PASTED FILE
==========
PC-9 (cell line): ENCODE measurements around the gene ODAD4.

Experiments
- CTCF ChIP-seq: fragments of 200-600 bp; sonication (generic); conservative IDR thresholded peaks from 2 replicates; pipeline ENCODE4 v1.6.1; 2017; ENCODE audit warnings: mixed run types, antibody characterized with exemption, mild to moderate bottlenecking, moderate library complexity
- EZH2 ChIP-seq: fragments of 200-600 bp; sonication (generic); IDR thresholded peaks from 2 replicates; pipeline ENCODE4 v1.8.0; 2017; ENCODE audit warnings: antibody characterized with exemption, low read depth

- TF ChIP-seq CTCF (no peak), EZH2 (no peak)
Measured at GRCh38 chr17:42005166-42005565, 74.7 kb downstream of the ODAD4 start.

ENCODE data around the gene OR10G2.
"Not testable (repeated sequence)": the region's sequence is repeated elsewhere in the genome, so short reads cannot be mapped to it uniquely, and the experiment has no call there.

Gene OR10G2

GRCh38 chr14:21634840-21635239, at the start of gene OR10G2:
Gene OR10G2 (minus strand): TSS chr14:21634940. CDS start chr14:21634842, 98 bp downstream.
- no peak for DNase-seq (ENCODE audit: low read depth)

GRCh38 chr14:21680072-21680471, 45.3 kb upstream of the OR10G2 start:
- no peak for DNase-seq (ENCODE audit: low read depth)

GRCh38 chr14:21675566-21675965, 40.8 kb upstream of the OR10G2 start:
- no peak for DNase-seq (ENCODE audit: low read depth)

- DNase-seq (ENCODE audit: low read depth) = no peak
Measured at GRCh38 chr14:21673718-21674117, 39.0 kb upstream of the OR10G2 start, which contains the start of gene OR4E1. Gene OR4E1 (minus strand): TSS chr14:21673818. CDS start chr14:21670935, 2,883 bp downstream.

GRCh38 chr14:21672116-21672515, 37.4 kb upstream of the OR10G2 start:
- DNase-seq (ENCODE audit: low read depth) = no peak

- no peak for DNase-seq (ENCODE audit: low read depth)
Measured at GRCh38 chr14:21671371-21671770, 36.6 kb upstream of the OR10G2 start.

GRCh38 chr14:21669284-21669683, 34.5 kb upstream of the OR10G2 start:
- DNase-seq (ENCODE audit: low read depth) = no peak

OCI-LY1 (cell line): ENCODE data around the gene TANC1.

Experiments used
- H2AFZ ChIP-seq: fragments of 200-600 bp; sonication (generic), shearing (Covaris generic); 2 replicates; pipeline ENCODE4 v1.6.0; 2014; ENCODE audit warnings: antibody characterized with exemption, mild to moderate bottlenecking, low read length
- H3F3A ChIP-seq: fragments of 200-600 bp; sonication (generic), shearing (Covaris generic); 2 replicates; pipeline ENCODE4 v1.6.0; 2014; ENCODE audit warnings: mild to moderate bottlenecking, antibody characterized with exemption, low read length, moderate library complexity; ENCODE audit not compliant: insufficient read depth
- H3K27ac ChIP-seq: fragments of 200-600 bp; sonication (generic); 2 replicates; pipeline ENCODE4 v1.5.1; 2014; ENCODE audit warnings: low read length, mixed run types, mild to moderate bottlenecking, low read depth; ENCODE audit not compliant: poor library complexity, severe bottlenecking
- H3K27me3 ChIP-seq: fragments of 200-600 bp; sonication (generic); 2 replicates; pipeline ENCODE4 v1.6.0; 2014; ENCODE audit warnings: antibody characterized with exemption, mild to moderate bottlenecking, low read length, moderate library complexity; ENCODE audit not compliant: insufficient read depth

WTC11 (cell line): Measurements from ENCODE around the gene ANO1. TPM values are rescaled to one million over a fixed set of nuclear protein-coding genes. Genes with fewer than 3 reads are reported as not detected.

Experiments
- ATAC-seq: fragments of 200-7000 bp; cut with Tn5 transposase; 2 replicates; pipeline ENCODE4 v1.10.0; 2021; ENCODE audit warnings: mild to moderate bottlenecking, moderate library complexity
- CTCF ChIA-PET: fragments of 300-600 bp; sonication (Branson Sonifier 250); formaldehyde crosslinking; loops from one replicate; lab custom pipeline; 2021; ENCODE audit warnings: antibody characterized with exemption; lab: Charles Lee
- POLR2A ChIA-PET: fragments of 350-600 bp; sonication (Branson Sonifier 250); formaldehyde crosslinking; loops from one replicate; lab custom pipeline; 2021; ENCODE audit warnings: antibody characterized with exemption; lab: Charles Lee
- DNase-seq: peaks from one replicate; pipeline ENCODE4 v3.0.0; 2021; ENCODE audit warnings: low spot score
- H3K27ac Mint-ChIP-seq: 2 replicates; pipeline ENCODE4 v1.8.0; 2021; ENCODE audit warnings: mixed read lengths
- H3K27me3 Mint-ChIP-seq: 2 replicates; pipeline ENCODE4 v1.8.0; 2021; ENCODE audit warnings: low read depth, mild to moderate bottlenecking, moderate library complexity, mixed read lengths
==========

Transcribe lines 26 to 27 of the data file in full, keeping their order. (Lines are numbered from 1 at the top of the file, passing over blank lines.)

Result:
Experiments used
- H2AFZ ChIP-seq: fragments of 200-600 bp; sonication (generic), shearing (Covaris generic); 2 replicates; pipeline ENCODE4 v1.6.0; 2014; ENCODE audit warnings: antibody characterized with exemption, mild to moderate bottlenecking, low read length